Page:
To back up a second, the cost of running is just a different mathematical expression of running economy. While running economy is normally reported as a rate of oxygen or calorie expenditure, cost of running is reported as an amount of oxygen or caloric expenditure per unit distance per and normalized per kilogram, if warranted. The research showed that the handled system resulted in a .04-.05 increase in caloric expenditure per kilometer per kilogram versus either a backpack, waist pack and control (which was no pack at all). While this might not seem material to a normal run, if you play it out further a .04-.05 kcal/kg/km increase in the cost of running is worth a few to several gels’ worth of calories in a 100-mile race. Is this significant? Maybe, depending on how much you like gels. The take home message that that in an ultra, a handheld bottle is likely going to require more calories than an equivalent amount of weight carried in a pack or waistbelt.

And since we’re talking about the cost of running, I’d be remiss not to mention that there is a similar, albeit small, increase in the oxygen cost of running between a handled system versus a backpack or bottle system. However, in an ultrarunning situation, this difference in oxygen cost is likely not detrimental as there is oxygen to spare due to the lower intensities. For an athlete racing closer to their lactate threshold or higher intensity, this increase in the oxygen cost of running might make a difference, but for most athletes in the middle of the pack it’s a big nothing burger.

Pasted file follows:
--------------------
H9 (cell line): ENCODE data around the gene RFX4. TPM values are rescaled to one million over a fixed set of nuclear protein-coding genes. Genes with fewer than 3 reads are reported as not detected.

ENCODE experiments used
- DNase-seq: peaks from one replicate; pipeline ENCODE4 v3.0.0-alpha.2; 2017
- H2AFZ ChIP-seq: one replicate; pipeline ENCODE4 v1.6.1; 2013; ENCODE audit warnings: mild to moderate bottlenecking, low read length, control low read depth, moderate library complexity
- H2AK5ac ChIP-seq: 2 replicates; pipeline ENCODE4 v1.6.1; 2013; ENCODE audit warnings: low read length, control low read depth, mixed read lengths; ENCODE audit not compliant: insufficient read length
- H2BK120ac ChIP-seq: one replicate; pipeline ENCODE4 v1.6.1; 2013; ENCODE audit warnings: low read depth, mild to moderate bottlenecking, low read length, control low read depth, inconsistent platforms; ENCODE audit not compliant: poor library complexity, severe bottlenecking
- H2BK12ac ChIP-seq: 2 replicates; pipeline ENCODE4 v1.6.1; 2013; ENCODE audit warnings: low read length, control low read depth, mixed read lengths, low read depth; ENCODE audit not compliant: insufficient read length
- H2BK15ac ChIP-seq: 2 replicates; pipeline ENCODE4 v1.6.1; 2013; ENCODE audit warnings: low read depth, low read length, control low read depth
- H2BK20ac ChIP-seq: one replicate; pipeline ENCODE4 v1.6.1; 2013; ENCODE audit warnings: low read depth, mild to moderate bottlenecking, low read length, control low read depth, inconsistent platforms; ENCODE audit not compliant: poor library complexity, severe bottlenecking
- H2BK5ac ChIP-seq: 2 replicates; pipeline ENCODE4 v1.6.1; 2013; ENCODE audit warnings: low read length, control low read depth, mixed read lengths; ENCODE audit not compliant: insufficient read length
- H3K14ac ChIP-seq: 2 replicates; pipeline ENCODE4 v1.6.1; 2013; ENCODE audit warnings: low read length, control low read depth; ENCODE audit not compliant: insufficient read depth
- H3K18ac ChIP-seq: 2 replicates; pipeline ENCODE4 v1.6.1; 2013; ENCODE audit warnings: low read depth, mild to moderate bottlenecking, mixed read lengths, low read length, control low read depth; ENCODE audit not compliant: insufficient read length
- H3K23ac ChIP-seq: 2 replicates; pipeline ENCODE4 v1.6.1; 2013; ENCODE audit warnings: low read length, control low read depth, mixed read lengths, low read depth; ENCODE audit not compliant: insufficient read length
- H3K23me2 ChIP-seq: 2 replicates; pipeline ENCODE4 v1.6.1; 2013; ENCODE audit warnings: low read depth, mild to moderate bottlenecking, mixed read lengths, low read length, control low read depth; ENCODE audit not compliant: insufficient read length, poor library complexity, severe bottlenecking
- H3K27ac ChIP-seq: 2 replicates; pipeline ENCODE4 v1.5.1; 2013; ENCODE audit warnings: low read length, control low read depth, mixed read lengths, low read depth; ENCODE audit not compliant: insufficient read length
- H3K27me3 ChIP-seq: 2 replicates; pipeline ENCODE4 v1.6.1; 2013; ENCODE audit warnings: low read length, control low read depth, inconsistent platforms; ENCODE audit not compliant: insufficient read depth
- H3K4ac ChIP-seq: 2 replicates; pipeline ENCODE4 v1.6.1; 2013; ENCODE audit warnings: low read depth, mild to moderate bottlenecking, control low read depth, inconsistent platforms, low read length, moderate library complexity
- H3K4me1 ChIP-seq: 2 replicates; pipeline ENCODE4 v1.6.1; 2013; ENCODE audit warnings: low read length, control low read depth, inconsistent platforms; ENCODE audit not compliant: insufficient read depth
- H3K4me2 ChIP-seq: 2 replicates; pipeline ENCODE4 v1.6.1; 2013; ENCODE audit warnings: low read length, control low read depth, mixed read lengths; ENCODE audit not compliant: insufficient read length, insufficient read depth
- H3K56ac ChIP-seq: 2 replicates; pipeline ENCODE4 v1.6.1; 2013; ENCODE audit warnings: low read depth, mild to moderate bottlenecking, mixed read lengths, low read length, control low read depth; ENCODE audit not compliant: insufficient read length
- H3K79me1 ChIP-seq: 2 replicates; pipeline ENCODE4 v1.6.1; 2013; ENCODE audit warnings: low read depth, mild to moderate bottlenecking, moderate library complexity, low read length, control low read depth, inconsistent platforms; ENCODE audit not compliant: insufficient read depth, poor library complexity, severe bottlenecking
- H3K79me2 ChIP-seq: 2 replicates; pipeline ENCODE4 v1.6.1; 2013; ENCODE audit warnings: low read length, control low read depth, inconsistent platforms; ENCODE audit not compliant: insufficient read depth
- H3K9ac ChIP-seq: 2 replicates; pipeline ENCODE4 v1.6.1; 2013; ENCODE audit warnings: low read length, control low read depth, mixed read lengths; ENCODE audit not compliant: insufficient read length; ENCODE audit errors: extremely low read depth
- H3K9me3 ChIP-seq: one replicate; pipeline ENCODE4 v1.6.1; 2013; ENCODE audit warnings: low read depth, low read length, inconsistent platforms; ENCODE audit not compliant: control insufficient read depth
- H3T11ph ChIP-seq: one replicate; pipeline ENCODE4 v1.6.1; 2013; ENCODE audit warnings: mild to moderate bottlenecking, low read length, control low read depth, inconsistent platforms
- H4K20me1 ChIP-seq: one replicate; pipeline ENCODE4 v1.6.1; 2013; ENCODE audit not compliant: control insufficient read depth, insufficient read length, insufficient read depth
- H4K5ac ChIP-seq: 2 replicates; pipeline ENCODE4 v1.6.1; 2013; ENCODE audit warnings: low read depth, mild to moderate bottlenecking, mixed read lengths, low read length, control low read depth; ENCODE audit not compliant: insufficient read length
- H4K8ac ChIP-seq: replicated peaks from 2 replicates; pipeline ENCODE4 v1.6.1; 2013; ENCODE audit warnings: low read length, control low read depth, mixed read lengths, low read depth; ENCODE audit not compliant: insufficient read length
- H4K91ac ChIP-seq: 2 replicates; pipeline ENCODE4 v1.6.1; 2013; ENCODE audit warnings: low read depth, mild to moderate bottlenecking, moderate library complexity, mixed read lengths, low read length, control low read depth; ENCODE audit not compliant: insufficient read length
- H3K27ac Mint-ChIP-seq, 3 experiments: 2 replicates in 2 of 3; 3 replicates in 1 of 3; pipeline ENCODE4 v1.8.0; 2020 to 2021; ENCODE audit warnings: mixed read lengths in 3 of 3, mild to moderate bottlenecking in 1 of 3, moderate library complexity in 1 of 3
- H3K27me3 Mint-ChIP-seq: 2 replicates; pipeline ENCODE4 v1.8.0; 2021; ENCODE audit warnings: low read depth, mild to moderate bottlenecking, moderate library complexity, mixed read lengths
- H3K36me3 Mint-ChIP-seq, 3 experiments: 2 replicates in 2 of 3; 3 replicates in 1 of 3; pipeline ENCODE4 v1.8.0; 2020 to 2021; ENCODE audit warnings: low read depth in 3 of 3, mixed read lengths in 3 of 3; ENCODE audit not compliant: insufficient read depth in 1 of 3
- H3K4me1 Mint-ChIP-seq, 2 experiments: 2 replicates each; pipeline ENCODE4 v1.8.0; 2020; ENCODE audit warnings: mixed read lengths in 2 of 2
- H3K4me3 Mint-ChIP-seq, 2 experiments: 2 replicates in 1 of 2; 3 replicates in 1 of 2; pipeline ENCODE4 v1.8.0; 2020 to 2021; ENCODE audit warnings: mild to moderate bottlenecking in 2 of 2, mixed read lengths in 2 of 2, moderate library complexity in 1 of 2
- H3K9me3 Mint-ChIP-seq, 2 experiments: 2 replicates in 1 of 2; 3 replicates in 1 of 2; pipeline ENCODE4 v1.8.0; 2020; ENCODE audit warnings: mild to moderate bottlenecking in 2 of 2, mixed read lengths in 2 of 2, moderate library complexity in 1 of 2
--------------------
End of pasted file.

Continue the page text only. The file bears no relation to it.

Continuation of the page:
Overall weight and where it goes does matter

While the research team standardized the weight of the different systems (and rightfully so), real life a bit more complicated. Most handheld water bottles are going to weigh less than most hydration pack systems, ounce for ounce in fluid carrying capacity. And, we know from earlier research that simply adding weight to a hydration pack increases the cost of running. So, in the real world if your carrying system for one liter of fluid in a backpack or waist pack is heavier than the carrying system for one liter of fluids in handhelds, it’ll likely be a wash between which system is more economical. Furthermore, where the weight is distributed also matters, with packs that can equally distribute weight being superior over packs that concentrate weight all on the front or rear (Sheer 2018).

So, what really is the best hydration system?

Here’s I would suggest that you address your hydration situation:

  • Find a system that is comfortable and convenient to carry, hold and refill. All the weight shaving in the world is not going make a lick of difference if it takes you half an hour to refill at an aid station.
  • If any or all systems are equally convenient and comfortable, pick the one that weighs the least–for the whole system–or for the amount of fluid that you need. Simply put, the most economical system will be the one that is the lightest for the amount of fluid and other gear you need. It might not make a difference in your effort, but could save you a few hundred calories in an ultra. The good thing is that this is pretty simple to evaluate with a bathroom scale.
  • If weight is equal, a backpack that distributes weight evenly to the front and back (or as evenly as possible) or a waist pack is likely to be more economical than a handheld bottle(s).

Disclosure: CTS has a partnership with Ultimate Direction, which produces hydration systems in all three categories discussed here: handheld, waist pack, and backpack.


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Comments 1

  1. But for that dreaded bouncing…
    Seems like many ultra runners opt for the “soft flasks in front vest pockets” set up. Try as I might I simply can’t get comfortable with the bouncing of the flasks w/every stride. It feels much more comfortable to carry a handheld.